Now that I have more goals I'll have to try even harder to keep my grades up, stay active in activities and work throughout the year. Last school year I worked at the Georgia Museum of Art as a security guard. While it would be nice to get that position again, I would like to expand my work experience which, at the moment, includes my work as a security guard and as a youth coordinator at a local Atlanta organization called Project South. I've been working for Project South for the last three summers as a coordinator and a team leader of a youth summer program in the Atlanta area. This experience made me realize that I enjoy working in the field, doing research based work, and helping others. This was important to realize, because by pursuing my degree in Psychology, I can work in all three areas. After obtaining my Bachelor's degree, I plan to find a job and begin my Master's degree. After that, I want to be able to do research based work and maybe travel around the country or even the world. At the same time, I still want to be able to enjoy things I love like studying music and the Japanese language and culture.

It is crucial that we continue to offer the opportunity of the UGA experience to the widest possible array of students. Read more stories about what scholarships mean to our students here.

Thinc! Entrepreneurial Week, April 13-17

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thinc-logo.jpgNext Month, UGA will celebrate many Franklin College students, faculty, staff and alumni during Thinc! week - an inititaive to shine the spotlight on entrepreneurs and the spirit that moves them:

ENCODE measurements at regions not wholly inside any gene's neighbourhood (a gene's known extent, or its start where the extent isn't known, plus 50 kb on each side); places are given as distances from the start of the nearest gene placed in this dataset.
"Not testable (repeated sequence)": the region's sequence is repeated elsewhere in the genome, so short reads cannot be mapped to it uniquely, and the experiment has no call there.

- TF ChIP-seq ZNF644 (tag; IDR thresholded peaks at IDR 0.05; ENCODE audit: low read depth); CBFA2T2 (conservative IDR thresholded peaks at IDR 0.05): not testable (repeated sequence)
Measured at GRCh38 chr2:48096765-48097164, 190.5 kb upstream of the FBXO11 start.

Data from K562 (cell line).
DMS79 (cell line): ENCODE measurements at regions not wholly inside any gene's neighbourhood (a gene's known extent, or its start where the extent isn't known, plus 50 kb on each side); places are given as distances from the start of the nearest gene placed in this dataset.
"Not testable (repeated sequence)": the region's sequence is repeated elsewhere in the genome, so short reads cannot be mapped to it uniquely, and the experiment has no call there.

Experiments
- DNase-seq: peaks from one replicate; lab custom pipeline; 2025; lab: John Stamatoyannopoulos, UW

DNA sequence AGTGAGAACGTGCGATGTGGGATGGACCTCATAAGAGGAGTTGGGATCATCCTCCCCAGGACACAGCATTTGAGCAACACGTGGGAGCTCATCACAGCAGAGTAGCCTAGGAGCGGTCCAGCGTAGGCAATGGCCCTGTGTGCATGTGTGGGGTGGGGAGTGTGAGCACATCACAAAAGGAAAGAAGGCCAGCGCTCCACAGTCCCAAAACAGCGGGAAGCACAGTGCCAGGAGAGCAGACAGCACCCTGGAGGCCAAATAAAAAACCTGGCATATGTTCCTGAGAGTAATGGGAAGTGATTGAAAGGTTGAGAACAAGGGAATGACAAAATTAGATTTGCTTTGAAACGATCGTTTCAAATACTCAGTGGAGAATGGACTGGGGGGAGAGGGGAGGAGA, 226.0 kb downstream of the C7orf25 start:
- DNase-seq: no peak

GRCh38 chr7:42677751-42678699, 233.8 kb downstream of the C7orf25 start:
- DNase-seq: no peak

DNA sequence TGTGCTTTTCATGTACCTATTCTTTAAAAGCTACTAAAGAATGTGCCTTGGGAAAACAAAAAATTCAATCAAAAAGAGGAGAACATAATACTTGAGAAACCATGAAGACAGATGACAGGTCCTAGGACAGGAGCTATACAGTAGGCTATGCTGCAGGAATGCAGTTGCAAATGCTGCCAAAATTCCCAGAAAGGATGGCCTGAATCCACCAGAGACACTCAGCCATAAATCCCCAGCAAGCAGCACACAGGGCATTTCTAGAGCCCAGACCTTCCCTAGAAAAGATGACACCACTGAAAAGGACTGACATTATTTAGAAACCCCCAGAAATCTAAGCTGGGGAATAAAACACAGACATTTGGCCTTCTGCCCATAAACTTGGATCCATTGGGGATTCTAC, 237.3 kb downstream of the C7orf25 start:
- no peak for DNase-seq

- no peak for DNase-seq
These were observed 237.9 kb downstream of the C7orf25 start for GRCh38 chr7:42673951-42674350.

UGA started the Thinc. initiative to make sure that the next generation of leaders and innovators learns how to take their ideas from concept to reality. The initiative promotes entrepreneurship and fosters economic development in the region by providing inspiration and advice to those contemplating a plunge into the competitive and exciting world of entrepreneurship.

Thinc. hosts a variety of new and ongoing programs and events to help UGA students, faculty and staff see the world of opportunities both locally and globally, and to start something in response.

"That ‘something' started might be a new for-profit company or a not-for-profit social venture," Lee said. "It might change something in your own neighborhood or community, or it might change the world. The important thing is that you find your passion and act on it."

Thinc. at UGA culminates every year with Thinc. Entrepreneurial Week, a weeklong celebration that includes lectures, workshops, panel discussions, competitions and networking events that promise to engage, inspire and build the confidence that will make participants strong competitors in the modern marketplace.